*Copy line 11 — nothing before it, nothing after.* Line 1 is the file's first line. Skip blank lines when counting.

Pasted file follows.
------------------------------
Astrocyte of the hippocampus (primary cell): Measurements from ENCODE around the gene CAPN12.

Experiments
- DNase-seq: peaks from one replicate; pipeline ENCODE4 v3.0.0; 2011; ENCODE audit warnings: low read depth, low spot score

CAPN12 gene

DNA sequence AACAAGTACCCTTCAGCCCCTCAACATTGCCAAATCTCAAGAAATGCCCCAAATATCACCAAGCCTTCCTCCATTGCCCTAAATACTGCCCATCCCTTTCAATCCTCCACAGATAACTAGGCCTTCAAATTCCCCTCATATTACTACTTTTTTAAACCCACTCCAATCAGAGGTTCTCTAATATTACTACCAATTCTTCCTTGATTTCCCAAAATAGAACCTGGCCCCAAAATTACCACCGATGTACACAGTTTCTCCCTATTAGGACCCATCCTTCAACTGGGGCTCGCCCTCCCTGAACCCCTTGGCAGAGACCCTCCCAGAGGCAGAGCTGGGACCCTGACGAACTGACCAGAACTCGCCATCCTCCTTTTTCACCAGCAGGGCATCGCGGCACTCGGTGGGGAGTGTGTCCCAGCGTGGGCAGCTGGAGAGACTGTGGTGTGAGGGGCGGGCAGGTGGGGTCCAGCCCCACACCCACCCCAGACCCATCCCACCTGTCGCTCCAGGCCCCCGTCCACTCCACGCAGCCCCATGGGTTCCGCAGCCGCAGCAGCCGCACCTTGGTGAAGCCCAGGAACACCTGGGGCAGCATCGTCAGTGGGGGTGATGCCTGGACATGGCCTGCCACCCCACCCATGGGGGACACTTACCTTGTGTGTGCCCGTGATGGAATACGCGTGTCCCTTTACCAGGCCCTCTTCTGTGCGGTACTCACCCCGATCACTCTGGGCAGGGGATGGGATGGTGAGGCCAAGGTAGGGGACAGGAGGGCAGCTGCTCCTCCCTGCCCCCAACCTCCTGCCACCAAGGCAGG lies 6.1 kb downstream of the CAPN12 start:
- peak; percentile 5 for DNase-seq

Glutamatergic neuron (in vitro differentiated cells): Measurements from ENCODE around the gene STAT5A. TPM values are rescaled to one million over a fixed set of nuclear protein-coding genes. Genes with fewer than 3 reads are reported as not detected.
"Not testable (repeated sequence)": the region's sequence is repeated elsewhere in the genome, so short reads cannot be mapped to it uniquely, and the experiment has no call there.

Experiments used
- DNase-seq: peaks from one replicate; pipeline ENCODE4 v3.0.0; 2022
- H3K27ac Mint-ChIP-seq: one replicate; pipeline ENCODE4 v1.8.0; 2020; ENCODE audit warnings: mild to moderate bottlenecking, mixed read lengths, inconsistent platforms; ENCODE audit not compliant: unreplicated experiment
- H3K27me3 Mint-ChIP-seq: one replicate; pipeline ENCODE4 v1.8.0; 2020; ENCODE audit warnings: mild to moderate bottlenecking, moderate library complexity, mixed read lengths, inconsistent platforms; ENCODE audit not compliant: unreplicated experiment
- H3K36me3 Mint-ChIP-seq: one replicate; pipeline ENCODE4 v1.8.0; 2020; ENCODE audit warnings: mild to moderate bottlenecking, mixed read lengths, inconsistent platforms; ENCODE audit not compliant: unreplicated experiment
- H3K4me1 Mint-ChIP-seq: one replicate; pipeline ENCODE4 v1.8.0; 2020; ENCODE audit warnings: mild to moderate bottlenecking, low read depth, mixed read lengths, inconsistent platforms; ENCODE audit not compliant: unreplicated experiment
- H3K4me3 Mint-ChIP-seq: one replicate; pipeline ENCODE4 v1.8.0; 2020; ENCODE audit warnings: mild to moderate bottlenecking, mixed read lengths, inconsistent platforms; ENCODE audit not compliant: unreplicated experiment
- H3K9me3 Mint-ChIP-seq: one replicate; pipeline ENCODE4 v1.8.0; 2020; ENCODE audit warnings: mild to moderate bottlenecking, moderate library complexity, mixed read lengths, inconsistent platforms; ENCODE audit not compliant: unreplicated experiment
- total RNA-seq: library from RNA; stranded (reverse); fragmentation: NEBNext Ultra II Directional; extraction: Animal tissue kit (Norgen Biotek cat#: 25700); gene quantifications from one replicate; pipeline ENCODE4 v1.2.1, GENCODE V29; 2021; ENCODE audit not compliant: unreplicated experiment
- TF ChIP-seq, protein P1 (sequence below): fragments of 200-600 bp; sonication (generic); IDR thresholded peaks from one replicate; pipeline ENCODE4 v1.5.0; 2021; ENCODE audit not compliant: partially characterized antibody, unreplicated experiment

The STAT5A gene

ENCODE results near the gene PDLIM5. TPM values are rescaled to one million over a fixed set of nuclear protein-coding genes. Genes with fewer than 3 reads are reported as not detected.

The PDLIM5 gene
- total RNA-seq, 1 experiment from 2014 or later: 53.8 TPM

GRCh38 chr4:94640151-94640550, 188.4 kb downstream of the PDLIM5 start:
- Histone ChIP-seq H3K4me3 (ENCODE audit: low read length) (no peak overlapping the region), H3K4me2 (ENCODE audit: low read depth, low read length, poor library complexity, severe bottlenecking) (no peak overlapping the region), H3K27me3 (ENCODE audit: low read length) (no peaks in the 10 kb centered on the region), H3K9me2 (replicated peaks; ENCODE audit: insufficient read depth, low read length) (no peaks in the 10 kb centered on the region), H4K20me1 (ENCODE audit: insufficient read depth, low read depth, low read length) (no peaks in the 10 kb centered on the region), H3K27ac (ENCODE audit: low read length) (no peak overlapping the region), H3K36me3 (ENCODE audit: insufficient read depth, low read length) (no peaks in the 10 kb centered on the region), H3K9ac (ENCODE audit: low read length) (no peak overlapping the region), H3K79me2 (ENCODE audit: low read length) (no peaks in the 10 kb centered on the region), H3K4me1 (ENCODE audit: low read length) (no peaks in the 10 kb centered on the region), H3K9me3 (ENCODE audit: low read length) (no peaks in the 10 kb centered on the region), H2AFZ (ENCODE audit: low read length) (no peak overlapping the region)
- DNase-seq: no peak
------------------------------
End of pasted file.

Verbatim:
- H3K27ac Mint-ChIP-seq: one replicate; pipeline ENCODE4 v1.8.0; 2020; ENCODE audit warnings: mild to moderate bottlenecking, mixed read lengths, inconsistent platforms; ENCODE audit not compliant: unreplicated experiment